A specialized team of brain surgeons, oncologists, radiation specialists and others spring into action with same-day appointment.
March 2016 was a life-changing time for the Davis family. On March 23, Matt Davis and his wife, Hailey, celebrated the birth of their son, Finley. The next day, Matt learned he had a rare brain tumor – ependymoma.
Prior to his son’s birth, Matt had undergone testing to find the reason for his troubling two-year history of headaches, dizziness and periodic blurred vision. He underwent an MRI on March 24.
As the new dad visited his wife and son later that day, the MRI center called. Matt needed to get to his doctor — fast!
Matt drove from the hospital straight to his primary care provider’s office. The MRI confirmed he had a brain tumor. He was told he would be scheduled to see a specialist, but Matt wanted answers right away.
In short order, Matt met with Patrick Williams, M.D., an oncologist at Norton Cancer Institute. Dr. Williams looked at Matt’s MRI and immediately scheduled him to see David A. Sun, M.D., Ph.D., neurosurgeon with Norton Neuroscience Institute.
Matt described what happened during his four-hour appointment with neurosurgery and oncology specialists who work together through the Brain Tumor Center, a collaborative program of Norton Neuroscience Institute and Norton Cancer Institute.
- Sun went over his scans and a well-defined plan for surgery and follow-up radiation treatment.
- Aaron C. Spalding, M.D., Ph.D., radiation oncologist, went over the six-week radiation care plan in detail.
- Renato V. LaRocca, M.D., an oncologist who specializes in brain tumors, provided more specifics about Matt’s tumor and what to expect going forward.
Celebrating 10 years of comprehensive neurology services
When Norton Neuroscience Institute was established in 2009, it was as a promise to the community that much-needed neurological care would be available close to home. Over the past 10 years, Norton Neuroscience Institute has grown from 16 providers to more than 60 in a wide variety of specialties and support services.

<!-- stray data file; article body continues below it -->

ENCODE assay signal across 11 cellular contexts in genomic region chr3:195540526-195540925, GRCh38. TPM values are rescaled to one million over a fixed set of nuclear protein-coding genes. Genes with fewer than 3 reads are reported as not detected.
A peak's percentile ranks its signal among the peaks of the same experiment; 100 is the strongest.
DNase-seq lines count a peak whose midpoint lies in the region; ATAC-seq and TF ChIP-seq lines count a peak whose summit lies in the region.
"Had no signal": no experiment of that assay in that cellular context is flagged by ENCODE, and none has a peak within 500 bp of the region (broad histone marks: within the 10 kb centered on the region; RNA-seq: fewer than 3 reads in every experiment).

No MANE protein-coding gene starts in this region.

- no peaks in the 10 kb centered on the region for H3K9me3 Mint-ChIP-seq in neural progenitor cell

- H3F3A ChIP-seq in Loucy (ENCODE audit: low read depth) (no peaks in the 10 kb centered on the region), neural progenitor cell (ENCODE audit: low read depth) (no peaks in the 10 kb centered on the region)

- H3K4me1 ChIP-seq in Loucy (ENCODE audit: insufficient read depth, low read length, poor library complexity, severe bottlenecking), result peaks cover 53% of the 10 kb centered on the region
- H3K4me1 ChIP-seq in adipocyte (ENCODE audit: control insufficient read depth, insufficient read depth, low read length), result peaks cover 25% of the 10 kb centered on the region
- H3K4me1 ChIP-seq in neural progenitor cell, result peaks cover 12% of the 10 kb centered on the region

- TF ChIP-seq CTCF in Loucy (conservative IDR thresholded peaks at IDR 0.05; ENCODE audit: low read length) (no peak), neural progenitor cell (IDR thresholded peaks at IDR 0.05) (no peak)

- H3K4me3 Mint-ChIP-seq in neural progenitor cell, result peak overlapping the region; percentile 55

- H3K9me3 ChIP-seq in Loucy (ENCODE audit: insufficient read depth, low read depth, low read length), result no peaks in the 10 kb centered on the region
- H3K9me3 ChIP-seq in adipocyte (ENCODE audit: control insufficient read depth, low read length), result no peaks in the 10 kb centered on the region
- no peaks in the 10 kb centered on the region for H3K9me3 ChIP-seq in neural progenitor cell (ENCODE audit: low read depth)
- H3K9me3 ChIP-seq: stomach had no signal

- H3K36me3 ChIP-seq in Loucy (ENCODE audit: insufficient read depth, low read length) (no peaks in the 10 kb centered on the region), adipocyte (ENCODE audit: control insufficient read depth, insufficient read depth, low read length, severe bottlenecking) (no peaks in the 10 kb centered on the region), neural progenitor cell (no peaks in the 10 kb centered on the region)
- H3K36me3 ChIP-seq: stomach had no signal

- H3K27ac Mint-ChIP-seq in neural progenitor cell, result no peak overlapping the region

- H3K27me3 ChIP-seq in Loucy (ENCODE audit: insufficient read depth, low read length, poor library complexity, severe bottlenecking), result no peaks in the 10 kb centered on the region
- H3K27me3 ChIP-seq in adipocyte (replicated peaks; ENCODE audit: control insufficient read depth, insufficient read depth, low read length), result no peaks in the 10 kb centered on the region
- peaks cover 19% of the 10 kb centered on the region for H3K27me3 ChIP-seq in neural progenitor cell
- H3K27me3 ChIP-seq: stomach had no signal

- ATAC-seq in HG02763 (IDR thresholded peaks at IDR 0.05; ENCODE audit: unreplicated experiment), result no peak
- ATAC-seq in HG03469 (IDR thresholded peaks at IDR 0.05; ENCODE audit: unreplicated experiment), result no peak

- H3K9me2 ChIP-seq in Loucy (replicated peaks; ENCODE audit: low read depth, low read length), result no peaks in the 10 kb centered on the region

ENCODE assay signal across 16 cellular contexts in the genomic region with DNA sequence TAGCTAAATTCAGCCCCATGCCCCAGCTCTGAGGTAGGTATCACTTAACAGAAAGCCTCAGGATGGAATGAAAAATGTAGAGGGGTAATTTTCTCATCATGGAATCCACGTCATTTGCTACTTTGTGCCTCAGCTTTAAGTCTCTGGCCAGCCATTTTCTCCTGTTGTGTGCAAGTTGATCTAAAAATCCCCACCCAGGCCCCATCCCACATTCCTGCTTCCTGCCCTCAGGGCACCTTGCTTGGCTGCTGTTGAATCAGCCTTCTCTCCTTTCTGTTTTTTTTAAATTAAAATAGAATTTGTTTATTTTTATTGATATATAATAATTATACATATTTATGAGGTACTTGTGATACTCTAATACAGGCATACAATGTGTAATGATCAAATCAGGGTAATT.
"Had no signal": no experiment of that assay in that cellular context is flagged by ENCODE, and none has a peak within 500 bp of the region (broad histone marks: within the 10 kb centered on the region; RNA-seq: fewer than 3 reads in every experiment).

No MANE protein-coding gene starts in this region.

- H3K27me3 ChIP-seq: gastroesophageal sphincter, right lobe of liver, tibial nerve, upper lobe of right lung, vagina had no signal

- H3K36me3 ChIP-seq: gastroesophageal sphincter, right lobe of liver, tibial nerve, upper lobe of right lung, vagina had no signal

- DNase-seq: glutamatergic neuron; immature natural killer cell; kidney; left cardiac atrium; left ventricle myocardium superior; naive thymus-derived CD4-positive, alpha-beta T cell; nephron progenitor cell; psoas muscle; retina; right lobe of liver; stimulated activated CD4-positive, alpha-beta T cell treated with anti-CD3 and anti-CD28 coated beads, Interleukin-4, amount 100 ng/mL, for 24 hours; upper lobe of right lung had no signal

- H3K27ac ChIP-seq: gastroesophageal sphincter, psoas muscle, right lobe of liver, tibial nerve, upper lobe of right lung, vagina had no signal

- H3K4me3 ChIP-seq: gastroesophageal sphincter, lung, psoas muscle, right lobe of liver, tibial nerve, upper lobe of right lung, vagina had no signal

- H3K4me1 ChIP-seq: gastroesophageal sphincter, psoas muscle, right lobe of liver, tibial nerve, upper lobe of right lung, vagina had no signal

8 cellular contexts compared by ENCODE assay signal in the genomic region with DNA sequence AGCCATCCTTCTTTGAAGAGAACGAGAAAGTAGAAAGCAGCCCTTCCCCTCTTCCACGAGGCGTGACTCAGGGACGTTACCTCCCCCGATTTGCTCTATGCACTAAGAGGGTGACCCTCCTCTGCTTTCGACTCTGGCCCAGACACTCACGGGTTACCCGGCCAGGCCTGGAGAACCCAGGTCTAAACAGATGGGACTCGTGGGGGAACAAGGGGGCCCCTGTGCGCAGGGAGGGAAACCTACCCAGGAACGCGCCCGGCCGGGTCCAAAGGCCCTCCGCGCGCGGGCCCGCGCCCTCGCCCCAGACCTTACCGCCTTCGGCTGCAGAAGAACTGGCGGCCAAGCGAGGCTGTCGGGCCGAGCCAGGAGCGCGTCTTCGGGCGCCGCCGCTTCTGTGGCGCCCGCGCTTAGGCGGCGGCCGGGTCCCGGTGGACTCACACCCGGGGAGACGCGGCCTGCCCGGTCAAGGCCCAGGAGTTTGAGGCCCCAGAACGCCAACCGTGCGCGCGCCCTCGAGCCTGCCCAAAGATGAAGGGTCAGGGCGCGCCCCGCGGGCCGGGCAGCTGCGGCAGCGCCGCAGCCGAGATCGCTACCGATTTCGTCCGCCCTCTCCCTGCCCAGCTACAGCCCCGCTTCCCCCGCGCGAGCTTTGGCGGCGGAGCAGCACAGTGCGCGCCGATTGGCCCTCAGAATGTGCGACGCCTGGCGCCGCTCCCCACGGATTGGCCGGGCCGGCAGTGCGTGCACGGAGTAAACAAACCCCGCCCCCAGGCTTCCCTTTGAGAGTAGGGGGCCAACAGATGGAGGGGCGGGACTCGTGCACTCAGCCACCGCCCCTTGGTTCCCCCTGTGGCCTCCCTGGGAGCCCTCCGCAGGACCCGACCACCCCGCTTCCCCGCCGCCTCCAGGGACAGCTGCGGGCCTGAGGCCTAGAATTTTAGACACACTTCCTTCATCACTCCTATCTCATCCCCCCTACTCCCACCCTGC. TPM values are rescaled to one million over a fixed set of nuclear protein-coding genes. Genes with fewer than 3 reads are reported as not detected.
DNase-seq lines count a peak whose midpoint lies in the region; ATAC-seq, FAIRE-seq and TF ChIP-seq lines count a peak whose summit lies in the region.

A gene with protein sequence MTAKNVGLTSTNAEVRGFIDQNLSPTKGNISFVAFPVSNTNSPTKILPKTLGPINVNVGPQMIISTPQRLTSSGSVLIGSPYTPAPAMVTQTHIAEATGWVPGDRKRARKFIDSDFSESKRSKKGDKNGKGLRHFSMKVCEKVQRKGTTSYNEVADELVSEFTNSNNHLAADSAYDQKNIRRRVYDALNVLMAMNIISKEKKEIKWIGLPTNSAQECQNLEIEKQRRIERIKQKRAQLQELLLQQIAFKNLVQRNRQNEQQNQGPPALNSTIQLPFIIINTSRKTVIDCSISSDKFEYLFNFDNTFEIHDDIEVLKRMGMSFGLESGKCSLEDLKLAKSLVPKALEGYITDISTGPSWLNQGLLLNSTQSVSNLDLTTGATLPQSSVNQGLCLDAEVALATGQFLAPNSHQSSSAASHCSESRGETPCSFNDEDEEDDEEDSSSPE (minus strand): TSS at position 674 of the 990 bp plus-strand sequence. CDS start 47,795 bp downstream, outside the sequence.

According to Dr. Spalding, this integrated approach helps provide the best care possible. The patient can have their case reviewed by a team and undergo surgery, if needed, in two to three days.
“Individually, our disciplines provide excellent patient care, but coordinating across specialties is a good example of how the whole can be so much more than the sum of its parts,” he said.
Ependymoma: a rare tumor
Matt’s surgery to remove the brain tumor lasted more than 10 hours. Identified as an ependymoma, the tumor measured about 3.5 centimeters (just less than 1.4 inches) and was wrapped around his brain stem.
Ependymomas are rare and usually grow slowly. It’s not uncommon to live with one for a long time with no major symptoms. Since the site of origin often prevents complete surgical removal, radiation therapy is typically used to destroy remaining disease cells.
Brain Tumor Center
If you’ve been diagnosed with a brain tumor, you want to start getting better right away. That’s why we offer same-day appointments for newly diagnosed patients.
Matt has done well in the two years since his diagnosis. He has experienced few side effects from his surgery and 33 radiation treatments, and will get regular follow-ups over the next two years.
“I feel incredibly lucky,” Matt said. “Dr. Sun told me it’s almost unheard of to have a tumor this size and walk away with no physical deficits.”
Family and friends celebrated his 37th birthday with a casino-themed fundraiser to help cover some of the family’s medical bills, with the rest donated to the Norton Healthcare Foundation to have a room named in Matt’s honor at Norton Cancer Institute – Brownsboro.
The Davises got to know Dr. Spalding well during Matt’s many radiation treatments. When they dropped by for a recent visit, Dr. Spalding was delighted to meet the family’s newest member, 7-month-old Elly.
“Life is full of miracles,” Dr. Spalding said with a smile.